TOP OF THE TOWN ‑ Music is as much a part of my life as sports. I don’t write unless I have my music on in the background. It’s been probably a decade or two that I have blared “American Routes” on while I’m at the keyboard. American Routes is a two-hour weekly public radio show hosted by Dr. Nick Spitzer, professor of anthropology at Tulane University where he has taught since 2008. The show produced in New Orleans presents blues and jazz, old-time country and rockabilly, Cajun and zydeco, gospel and soul, Tejano and Latin, avant-garde and classical, and roots rock and pop. Spitzer also does interviews on the show, with guys like B.B King, Dr. John, Jerry Lee Lewis, Fats Domino, Ray Charles, Dave Brubeck, McCoy Tyner, Kermit Ruffins & the Barbecue Swingers, Aaron Neville. Professor Longhair, Bessie Smith, Topsy Chapman, Willie Nelson, John Prine , Fats Waller, Ralph Stanley, Wilco, Charlie Louvin, Jimmy Martin, Irish Dement (one of 14 children in her family) and, of course, Hank Williams, who I grew up with, and hundreds of other musicians of bluegrass and Cajun and zydeco and pop swamp showing up to talk their music life. It’s an incredible show that I can’t miss. If I could do it all over again I would learned how to play the mandolin that sits silent in the corner behind me as I write. I love the sound of the mandolin and tried to play it for several years, but my fingers are too big to make it work. So my mandolin sits behind me silent but loved. This week’s American Routes has an interview with Rhonda Vincent, the master of the mandolin and fiddle whose band Rage regularly plays bluegrass at the Grand Ol Opry. I did a stint as a country singer back in the late 1950s, singing mainly Hank Williams. If I had to do it all over I would not necessary sing but would have loved to play mandolin in a bluegrass band. But it is what it is and here I am a half-century later pumping out sports stories. Not that it’s bad. I went to work at the Bremerton Sun on Feb. 2, 1970 and still write for the daily twice a month a sports column. I have not worked a day since that February because I love what I do and if you love something it isn’t work. Yeah, in the days when we had six writers in the sports department at the paper we often put in hours that would shame most others. But we didn’t think of it as work. We loved it. Just as much as I love music. … Hey, I have run into a few people with their comments on social media that are upset at the verdict in the murder trial of the policeman whose knee became a weapon of mass destruction. Man, it blows my mind that anybody could not see what millions of others saw – murder on the streets of Minnesota. For those who think it is unjust to find a policeman guilty, do this for me. Have three of your closest friends handcuff your hands behind your back, force you down on the pavement in the street by your house on your stomach and have two of your friends hold your legs down while the third friend places the full weight of his knee on your neck. Have him keep it there for nine minutes and 28 seconds. If you survive, I will rethink my opinion. If you don’t survive, my opinion stands, and I will send roses and my prayers. That’s it for today. Stay safe.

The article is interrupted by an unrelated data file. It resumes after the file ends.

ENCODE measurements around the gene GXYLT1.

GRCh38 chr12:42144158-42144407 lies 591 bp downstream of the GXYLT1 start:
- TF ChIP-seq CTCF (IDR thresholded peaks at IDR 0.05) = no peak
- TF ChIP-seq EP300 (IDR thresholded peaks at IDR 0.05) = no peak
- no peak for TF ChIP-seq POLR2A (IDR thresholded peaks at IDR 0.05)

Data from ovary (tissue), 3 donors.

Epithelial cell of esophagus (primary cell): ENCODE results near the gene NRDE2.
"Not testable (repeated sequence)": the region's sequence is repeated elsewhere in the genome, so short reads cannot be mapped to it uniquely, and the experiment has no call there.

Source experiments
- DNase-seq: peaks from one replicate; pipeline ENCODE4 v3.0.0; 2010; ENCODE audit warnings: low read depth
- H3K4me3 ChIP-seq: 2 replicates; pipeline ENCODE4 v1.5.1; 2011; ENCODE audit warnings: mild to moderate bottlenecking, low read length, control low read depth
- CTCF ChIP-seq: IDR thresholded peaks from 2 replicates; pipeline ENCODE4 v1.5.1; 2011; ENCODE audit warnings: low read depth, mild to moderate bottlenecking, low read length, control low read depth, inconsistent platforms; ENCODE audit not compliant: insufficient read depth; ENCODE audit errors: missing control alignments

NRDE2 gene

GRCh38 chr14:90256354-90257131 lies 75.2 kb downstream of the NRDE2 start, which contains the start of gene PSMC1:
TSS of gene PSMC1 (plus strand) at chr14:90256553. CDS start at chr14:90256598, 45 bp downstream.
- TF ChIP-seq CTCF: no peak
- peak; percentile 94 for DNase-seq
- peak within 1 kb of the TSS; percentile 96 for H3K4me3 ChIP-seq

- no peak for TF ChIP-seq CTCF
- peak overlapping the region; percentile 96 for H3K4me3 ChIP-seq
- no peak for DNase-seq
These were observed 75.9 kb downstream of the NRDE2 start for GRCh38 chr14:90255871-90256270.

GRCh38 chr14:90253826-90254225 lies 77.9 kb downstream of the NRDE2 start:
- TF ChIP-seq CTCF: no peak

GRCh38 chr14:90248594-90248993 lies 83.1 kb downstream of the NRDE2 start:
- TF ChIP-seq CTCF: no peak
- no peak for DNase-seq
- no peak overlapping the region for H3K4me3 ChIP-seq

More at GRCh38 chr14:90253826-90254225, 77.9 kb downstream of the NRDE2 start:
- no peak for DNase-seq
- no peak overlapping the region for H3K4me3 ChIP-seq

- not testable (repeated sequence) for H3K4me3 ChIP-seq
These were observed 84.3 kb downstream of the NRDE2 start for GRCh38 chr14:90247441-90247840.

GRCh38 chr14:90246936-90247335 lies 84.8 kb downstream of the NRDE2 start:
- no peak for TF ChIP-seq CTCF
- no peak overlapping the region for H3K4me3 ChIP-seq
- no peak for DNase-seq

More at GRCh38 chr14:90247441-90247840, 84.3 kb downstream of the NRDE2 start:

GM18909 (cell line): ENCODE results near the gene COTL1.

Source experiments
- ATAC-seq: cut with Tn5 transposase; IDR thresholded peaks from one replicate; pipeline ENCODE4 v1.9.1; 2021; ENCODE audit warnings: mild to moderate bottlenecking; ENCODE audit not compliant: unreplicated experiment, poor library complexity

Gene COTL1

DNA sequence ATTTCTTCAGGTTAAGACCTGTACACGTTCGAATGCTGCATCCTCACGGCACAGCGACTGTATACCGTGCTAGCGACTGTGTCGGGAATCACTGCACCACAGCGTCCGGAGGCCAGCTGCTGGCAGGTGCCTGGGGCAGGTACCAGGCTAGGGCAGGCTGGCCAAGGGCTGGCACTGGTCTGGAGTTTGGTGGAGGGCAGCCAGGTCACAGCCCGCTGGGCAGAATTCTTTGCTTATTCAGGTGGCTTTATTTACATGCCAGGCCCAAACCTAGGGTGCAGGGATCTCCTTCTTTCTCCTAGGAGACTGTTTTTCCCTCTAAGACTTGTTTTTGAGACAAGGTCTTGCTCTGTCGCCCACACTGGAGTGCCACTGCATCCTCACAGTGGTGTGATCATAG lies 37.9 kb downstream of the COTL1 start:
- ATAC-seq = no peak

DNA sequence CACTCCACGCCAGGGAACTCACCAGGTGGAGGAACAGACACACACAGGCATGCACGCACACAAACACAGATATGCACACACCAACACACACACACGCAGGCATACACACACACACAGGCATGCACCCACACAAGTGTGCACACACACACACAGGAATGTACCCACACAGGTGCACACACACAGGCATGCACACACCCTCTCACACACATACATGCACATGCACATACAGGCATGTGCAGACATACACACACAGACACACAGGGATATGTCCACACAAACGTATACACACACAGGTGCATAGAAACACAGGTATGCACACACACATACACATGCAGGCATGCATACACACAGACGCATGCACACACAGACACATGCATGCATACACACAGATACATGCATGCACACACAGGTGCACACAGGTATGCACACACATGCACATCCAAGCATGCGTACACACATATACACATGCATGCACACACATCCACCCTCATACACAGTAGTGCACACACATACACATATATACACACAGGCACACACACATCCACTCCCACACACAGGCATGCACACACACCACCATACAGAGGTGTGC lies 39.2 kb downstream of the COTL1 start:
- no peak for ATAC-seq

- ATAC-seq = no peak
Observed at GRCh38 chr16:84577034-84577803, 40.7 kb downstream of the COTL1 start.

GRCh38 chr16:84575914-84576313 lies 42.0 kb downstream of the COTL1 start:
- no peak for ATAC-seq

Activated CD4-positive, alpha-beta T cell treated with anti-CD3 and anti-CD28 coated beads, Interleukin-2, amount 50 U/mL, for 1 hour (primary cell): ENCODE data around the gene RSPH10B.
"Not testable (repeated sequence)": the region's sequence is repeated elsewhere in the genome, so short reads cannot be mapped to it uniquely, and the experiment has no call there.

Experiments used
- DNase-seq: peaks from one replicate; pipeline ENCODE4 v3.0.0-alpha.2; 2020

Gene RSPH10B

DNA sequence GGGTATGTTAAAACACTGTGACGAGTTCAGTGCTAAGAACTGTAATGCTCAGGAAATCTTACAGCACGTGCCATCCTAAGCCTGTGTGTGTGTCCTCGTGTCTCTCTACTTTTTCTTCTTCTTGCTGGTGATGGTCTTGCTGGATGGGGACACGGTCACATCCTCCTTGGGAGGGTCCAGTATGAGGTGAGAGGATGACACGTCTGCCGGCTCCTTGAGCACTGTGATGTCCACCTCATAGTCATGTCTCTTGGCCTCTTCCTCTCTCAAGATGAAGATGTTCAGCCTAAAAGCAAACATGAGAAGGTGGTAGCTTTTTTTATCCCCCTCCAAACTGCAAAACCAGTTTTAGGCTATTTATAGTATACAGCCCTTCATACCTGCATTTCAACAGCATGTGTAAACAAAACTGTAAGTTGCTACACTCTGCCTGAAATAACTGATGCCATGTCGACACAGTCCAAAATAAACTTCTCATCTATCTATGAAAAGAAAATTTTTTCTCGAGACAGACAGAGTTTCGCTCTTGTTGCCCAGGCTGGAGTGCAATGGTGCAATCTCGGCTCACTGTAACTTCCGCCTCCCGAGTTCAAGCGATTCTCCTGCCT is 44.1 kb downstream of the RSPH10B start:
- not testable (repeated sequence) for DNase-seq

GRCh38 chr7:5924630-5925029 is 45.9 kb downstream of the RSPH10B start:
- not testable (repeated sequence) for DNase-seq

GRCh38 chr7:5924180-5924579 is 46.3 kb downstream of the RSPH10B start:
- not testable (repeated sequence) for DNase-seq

Be well pal.

Be careful out there.

Have a great day.

You are loved.